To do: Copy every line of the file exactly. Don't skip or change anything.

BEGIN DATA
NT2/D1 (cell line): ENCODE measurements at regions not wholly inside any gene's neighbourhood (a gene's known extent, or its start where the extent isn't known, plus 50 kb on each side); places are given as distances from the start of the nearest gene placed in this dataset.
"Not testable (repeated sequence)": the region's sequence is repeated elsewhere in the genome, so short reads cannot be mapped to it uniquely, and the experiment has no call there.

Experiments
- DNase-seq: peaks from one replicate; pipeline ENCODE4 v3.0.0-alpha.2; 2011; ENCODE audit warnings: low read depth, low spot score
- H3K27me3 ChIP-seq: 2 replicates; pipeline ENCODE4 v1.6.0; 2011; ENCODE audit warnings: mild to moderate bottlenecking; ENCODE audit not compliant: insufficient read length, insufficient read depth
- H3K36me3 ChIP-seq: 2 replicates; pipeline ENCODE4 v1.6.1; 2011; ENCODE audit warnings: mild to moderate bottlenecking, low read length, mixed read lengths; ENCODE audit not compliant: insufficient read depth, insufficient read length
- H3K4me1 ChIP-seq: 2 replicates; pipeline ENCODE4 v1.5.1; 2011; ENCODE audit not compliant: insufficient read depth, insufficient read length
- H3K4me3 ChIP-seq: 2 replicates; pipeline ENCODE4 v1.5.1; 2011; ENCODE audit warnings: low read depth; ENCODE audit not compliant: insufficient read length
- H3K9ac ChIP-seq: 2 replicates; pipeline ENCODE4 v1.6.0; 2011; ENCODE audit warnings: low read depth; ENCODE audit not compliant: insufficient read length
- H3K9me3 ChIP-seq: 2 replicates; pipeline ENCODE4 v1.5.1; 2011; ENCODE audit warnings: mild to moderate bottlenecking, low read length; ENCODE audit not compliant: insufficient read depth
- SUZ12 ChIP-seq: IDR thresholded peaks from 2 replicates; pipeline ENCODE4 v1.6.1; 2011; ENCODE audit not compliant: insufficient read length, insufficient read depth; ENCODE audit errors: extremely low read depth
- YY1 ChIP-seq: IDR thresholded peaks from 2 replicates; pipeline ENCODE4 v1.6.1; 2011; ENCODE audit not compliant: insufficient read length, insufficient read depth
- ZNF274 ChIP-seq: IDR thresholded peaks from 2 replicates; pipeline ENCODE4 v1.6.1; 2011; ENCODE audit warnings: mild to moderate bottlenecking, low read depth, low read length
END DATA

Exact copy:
NT2/D1 (cell line): ENCODE measurements at regions not wholly inside any gene's neighbourhood (a gene's known extent, or its start where the extent isn't known, plus 50 kb on each side); places are given as distances from the start of the nearest gene placed in this dataset.
"Not testable (repeated sequence)": the region's sequence is repeated elsewhere in the genome, so short reads cannot be mapped to it uniquely, and the experiment has no call there.

Experiments
- DNase-seq: peaks from one replicate; pipeline ENCODE4 v3.0.0-alpha.2; 2011; ENCODE audit warnings: low read depth, low spot score
- H3K27me3 ChIP-seq: 2 replicates; pipeline ENCODE4 v1.6.0; 2011; ENCODE audit warnings: mild to moderate bottlenecking; ENCODE audit not compliant: insufficient read length, insufficient read depth
- H3K36me3 ChIP-seq: 2 replicates; pipeline ENCODE4 v1.6.1; 2011; ENCODE audit warnings: mild to moderate bottlenecking, low read length, mixed read lengths; ENCODE audit not compliant: insufficient read depth, insufficient read length
- H3K4me1 ChIP-seq: 2 replicates; pipeline ENCODE4 v1.5.1; 2011; ENCODE audit not compliant: insufficient read depth, insufficient read length
- H3K4me3 ChIP-seq: 2 replicates; pipeline ENCODE4 v1.5.1; 2011; ENCODE audit warnings: low read depth; ENCODE audit not compliant: insufficient read length
- H3K9ac ChIP-seq: 2 replicates; pipeline ENCODE4 v1.6.0; 2011; ENCODE audit warnings: low read depth; ENCODE audit not compliant: insufficient read length
- H3K9me3 ChIP-seq: 2 replicates; pipeline ENCODE4 v1.5.1; 2011; ENCODE audit warnings: mild to moderate bottlenecking, low read length; ENCODE audit not compliant: insufficient read depth
- SUZ12 ChIP-seq: IDR thresholded peaks from 2 replicates; pipeline ENCODE4 v1.6.1; 2011; ENCODE audit not compliant: insufficient read length, insufficient read depth; ENCODE audit errors: extremely low read depth
- YY1 ChIP-seq: IDR thresholded peaks from 2 replicates; pipeline ENCODE4 v1.6.1; 2011; ENCODE audit not compliant: insufficient read length, insufficient read depth
- ZNF274 ChIP-seq: IDR thresholded peaks from 2 replicates; pipeline ENCODE4 v1.6.1; 2011; ENCODE audit warnings: mild to moderate bottlenecking, low read depth, low read length